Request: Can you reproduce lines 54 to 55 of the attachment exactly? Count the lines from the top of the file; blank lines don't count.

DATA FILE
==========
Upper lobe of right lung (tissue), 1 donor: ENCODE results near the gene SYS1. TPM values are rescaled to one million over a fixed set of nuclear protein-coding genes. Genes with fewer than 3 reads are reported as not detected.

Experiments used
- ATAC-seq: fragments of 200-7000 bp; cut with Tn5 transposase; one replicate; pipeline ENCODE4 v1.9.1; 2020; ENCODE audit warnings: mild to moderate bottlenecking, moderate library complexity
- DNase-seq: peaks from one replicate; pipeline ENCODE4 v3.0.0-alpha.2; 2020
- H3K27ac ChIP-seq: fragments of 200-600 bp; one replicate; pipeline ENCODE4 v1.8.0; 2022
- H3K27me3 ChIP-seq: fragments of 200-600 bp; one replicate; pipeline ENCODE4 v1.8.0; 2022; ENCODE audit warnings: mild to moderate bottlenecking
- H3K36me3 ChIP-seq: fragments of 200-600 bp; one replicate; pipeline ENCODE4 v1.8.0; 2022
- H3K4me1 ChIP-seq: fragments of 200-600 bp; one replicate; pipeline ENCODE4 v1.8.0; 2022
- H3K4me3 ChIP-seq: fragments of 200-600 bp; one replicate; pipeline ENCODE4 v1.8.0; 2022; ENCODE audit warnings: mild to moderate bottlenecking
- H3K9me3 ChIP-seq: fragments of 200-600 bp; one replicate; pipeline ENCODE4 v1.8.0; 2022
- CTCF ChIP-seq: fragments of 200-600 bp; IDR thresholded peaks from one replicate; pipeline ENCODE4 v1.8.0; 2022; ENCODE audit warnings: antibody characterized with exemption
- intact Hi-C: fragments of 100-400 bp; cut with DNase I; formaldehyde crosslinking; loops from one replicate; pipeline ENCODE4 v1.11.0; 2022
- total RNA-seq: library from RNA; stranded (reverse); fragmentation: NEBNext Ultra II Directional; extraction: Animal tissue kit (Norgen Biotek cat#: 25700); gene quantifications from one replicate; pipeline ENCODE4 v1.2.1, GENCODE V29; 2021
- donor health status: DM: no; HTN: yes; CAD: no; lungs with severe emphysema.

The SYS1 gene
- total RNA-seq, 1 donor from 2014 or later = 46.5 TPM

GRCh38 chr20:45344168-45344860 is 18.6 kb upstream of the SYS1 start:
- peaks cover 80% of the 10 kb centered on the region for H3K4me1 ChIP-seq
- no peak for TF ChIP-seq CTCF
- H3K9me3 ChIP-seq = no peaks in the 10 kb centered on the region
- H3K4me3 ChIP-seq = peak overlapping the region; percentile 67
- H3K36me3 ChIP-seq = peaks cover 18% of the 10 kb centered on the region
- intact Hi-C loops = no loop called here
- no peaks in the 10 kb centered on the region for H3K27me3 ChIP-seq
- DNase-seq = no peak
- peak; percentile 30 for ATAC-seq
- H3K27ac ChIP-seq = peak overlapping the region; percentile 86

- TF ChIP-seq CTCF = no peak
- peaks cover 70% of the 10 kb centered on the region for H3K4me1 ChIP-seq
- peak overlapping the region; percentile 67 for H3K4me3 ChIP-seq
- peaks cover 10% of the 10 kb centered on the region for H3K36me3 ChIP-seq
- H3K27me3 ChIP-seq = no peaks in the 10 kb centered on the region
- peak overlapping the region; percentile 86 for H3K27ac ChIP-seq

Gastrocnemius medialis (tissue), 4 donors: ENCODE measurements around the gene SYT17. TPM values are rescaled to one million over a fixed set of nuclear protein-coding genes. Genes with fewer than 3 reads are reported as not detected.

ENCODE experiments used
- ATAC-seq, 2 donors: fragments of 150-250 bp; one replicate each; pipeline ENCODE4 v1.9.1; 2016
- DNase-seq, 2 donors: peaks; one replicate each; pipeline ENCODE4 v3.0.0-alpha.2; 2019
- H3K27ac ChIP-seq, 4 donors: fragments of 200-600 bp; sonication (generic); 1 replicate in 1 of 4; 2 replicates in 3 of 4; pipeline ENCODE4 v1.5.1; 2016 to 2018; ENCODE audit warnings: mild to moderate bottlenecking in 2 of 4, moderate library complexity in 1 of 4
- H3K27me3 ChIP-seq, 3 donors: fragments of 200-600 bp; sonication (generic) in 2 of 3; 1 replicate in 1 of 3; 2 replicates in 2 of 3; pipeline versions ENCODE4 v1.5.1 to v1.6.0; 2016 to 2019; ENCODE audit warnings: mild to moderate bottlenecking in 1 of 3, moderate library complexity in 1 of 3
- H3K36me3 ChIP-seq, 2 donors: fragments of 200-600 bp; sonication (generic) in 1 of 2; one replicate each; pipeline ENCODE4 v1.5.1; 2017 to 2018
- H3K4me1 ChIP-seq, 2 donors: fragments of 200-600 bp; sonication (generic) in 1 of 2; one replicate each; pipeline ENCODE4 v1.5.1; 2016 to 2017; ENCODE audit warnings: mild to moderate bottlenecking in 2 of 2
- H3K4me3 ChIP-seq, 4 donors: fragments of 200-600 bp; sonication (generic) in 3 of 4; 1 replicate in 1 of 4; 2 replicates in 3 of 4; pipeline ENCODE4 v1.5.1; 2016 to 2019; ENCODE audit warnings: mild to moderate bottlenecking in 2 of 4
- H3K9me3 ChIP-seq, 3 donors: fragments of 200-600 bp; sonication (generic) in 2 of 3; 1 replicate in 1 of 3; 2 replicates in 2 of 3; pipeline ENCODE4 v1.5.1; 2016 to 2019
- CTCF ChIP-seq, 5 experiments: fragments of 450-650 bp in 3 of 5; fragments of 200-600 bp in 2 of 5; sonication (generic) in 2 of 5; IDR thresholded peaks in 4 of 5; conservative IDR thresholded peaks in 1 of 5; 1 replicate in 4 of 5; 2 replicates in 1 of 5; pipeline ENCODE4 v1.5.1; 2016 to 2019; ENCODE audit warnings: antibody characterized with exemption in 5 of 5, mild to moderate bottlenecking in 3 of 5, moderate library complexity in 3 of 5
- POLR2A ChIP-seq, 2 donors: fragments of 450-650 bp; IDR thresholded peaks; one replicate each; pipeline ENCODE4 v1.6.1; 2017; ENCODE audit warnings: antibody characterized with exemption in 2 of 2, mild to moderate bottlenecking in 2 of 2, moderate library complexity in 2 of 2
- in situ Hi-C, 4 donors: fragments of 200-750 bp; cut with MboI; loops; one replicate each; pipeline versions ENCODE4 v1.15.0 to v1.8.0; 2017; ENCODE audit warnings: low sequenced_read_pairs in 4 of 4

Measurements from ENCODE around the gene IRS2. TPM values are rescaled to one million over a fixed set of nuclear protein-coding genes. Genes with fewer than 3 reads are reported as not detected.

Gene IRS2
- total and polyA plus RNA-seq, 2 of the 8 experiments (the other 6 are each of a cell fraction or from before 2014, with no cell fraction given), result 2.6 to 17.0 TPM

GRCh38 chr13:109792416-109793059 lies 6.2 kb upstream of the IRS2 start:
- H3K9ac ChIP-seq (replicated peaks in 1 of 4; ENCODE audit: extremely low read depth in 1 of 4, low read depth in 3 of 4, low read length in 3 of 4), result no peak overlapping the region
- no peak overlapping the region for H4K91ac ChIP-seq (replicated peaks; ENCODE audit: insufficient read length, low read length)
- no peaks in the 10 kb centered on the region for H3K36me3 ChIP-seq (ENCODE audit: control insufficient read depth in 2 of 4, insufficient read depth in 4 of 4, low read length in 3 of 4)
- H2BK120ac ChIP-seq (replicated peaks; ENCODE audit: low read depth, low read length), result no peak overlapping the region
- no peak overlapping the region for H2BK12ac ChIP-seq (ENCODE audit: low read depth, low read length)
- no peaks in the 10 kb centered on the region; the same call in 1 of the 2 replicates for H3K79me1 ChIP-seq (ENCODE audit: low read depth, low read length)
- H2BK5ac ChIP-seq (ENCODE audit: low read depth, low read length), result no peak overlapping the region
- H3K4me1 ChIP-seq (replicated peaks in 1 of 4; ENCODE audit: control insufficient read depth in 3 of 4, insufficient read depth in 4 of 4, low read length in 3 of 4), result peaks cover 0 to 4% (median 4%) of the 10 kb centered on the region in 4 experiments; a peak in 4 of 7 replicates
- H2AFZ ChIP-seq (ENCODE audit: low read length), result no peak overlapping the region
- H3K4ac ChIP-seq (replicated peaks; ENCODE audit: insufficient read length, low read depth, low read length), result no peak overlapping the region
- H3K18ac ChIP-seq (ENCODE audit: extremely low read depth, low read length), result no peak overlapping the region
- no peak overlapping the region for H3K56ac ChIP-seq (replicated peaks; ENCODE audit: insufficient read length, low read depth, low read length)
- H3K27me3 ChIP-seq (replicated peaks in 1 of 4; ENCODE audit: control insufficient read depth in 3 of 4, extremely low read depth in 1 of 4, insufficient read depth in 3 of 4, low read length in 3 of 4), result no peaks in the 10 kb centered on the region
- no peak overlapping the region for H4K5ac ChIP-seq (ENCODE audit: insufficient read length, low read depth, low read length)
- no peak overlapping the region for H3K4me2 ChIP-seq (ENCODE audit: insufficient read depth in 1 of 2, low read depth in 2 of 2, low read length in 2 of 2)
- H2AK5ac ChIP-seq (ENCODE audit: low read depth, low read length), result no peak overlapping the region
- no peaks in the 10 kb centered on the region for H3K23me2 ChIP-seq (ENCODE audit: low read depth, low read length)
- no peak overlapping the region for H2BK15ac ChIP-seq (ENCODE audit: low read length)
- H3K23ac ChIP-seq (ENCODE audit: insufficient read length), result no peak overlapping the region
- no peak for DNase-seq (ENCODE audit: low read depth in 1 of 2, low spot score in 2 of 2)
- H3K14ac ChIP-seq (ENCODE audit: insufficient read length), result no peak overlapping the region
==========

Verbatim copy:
- H2BK120ac ChIP-seq (replicated peaks; ENCODE audit: low read depth, low read length), result no peak overlapping the region
- no peak overlapping the region for H2BK12ac ChIP-seq (ENCODE audit: low read depth, low read length)